Hypercapnic blood flow reactivity not increased by α-blockade or cordotomy in piglets

L. E. Moore, J. R. Kirsch, M. A. Helfaer, R. S. Greenberg, R. J. Traystman

Research output: Contribution to journalArticle

7 Scopus citations

Abstract

We tested the hypothesis that differential sympathetic innervation explains the attenuated cerebral blood flow (CBF) response to hypercapnia (hyper) in forebrain (fb) compared with brain stem in 1- to 2-wk-old piglets. In pentobarbital sodium-anesthetized piglets, CBF (microspheres) was measured during hypocapnia, normocapnia (normo), and hypercapnia [arterial CO2 partial pressure (Pa(CO)2) of 25, 40, and 65 mmHg, respectively] in random sequence. After pretreatment values were obtained, piglets were randomized to undergo sham treatment (n = 5), high cervical spinal cord transection (n = 6), or pharmacological α-adrenergic blockade (prazosin 1 mg/kg + yohimbine 1 mg/kg, n = 6). After each experimental treatment, CO2 reactivity was again measured. Before experimental manipulation, hypercapnic reactivity [(CBF(hyper) - CBF(normo))/(Pa(CO2hyper) - Pa(CO2normo))] in brain stem was approximately three times greater than in forebrain (e.g., sham; 3.6 ± 0.8 vs. 1.2 ± 0.3 ml · min-1 · 100 g-1 · mmHg-1). Hypercapnic reactivity in forebrain was not increased by cord transection (1.4 ± 0.3 vs. 1.1 ± 0.2 ml · min-1 · 100 g-1 mmHg-1) or α-blockade (1.6 ± 0.6 vs. 1.2 ± 0.4 ml · min-1 · 100 g-1 · mmHg-1). Likewise, hypercapnic cerebral vascular resistance (CVR) was unchanged by experimental treatment (e.g., CVR(fb); cord transection 1.1 ± 0.1 vs. 1.0 ± 0.1; α-blockade 1.1 ± 0.2 vs. 1.0 ± 0.1 mmHg · ml-1 · min-1 · 100 g-1). Hypocapnic vasoconstriction, however, was attenuated by both cord transection and α- blockade in forebrain and brain stem. We conclude that physiological stimulation of the noradrenergic component of the sympathetic nervous system does not explain regional differences in CBF reactivity during hypercapnia in 1- to 2-wk-old piglets. The sympathetic nervous system, however, may participate in hypocapnic vasoconstriction.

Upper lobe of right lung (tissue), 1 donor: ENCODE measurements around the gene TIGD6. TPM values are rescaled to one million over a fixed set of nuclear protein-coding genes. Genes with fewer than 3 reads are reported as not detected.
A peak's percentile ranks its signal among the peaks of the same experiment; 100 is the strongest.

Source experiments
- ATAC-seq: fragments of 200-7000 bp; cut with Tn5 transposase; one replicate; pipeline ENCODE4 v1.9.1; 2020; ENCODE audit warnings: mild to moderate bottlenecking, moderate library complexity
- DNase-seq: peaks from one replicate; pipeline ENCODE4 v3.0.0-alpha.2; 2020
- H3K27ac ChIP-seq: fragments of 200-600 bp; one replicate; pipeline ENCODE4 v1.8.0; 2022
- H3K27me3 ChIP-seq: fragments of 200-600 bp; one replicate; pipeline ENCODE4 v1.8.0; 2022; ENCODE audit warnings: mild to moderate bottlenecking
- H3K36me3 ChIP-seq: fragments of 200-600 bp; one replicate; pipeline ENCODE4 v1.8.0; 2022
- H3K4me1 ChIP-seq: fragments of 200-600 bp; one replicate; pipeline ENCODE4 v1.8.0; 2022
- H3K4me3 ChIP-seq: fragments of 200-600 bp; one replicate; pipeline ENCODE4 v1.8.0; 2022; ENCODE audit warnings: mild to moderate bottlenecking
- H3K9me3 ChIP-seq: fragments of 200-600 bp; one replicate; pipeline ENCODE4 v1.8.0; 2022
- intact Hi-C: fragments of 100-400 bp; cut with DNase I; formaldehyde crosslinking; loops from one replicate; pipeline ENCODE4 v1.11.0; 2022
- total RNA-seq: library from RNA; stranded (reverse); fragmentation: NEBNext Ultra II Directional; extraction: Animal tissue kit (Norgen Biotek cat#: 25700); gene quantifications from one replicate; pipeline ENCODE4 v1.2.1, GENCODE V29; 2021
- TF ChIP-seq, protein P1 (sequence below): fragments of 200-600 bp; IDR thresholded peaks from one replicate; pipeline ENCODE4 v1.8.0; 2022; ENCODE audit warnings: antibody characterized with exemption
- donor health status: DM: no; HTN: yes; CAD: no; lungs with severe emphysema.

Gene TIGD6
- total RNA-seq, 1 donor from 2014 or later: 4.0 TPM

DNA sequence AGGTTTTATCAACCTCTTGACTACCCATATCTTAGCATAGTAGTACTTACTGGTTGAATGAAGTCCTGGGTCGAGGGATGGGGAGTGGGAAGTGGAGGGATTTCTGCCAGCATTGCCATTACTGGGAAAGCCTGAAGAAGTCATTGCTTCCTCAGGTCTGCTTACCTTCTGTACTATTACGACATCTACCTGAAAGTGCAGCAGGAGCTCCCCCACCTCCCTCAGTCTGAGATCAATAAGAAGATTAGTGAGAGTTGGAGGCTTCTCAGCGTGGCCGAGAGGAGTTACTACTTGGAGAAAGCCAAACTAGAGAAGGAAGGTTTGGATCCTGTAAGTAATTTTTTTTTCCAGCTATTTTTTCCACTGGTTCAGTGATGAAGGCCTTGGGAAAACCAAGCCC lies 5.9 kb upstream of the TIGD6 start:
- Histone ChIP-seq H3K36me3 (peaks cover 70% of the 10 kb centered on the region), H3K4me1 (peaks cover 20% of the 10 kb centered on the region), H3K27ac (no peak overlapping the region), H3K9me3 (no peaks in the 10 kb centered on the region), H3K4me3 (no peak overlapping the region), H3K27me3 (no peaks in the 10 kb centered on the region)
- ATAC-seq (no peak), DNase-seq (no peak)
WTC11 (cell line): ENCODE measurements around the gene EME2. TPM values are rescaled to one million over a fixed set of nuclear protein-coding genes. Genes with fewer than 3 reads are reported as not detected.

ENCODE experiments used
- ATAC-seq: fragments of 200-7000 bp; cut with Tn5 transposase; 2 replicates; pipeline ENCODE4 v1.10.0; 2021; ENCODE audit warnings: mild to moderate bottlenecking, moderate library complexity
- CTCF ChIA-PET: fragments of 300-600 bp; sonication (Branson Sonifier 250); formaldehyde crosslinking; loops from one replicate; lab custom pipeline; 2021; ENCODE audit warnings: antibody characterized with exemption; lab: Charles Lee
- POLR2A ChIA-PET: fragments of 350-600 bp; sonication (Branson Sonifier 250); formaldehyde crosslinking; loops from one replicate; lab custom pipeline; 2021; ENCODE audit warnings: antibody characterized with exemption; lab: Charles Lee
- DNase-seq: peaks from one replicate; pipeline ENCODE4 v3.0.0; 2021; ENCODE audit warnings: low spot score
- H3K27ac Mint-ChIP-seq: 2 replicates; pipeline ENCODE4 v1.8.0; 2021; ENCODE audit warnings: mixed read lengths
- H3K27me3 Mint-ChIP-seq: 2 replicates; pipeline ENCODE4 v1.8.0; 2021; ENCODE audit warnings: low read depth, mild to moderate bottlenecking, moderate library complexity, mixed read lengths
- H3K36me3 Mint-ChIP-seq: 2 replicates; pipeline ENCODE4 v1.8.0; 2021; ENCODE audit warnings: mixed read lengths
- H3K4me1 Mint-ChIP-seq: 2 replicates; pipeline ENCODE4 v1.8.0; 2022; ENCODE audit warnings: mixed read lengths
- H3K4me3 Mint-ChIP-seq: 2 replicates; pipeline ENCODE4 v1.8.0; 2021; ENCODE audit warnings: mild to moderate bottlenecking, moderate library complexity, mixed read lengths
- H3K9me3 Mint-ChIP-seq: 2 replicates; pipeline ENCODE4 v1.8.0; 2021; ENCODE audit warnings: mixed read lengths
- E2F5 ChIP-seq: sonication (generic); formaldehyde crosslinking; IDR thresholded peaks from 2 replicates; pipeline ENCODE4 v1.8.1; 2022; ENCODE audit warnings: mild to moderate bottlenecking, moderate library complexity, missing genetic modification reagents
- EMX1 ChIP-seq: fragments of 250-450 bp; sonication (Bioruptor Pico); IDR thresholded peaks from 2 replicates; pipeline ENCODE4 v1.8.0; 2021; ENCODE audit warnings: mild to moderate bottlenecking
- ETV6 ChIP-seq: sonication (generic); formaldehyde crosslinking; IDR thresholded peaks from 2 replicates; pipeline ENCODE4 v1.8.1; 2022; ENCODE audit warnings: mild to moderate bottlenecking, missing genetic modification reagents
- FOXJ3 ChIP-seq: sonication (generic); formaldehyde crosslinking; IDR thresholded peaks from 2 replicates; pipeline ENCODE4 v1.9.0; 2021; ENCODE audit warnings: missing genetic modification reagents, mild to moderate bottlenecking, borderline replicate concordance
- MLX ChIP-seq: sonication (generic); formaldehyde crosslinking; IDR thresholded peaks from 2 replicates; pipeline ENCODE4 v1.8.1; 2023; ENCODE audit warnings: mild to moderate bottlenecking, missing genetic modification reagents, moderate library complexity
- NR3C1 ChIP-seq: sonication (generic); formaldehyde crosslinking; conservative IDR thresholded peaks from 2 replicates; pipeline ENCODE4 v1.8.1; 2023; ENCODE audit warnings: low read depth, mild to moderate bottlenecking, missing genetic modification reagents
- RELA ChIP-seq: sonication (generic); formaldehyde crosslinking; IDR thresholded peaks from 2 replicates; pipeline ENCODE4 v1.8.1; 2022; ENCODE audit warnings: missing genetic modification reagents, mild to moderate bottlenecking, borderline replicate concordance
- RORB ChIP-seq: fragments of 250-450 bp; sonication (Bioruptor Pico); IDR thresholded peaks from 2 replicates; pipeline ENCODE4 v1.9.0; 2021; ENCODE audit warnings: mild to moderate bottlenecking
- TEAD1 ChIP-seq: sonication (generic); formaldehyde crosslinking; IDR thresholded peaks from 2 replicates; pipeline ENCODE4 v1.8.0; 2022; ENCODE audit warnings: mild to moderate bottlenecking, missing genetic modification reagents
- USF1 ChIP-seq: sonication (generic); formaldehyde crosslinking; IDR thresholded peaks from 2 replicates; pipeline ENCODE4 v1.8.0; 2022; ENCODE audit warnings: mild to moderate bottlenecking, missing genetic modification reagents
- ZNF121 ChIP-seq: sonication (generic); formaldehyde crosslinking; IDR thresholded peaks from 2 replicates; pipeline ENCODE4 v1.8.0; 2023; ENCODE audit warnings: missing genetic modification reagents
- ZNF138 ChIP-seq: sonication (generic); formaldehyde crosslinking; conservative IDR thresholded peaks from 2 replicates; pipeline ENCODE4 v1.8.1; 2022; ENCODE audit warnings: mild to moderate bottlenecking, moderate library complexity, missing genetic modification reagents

Original languageEnglish (US)
Pages (from-to)H1884-H1890
JournalAmerican Journal of Physiology - Heart and Circulatory Physiology
Volume262
Issue number6 31-6
StatePublished - Jan 1 1992

    Fingerprint

Keywords

  • cerebral blood flow
  • hypercapnia
  • newborns
  • sympathetic innervation

ASJC Scopus subject areas

  • Physiology
  • Cardiology and Cardiovascular Medicine
  • Physiology (medical)

Cite this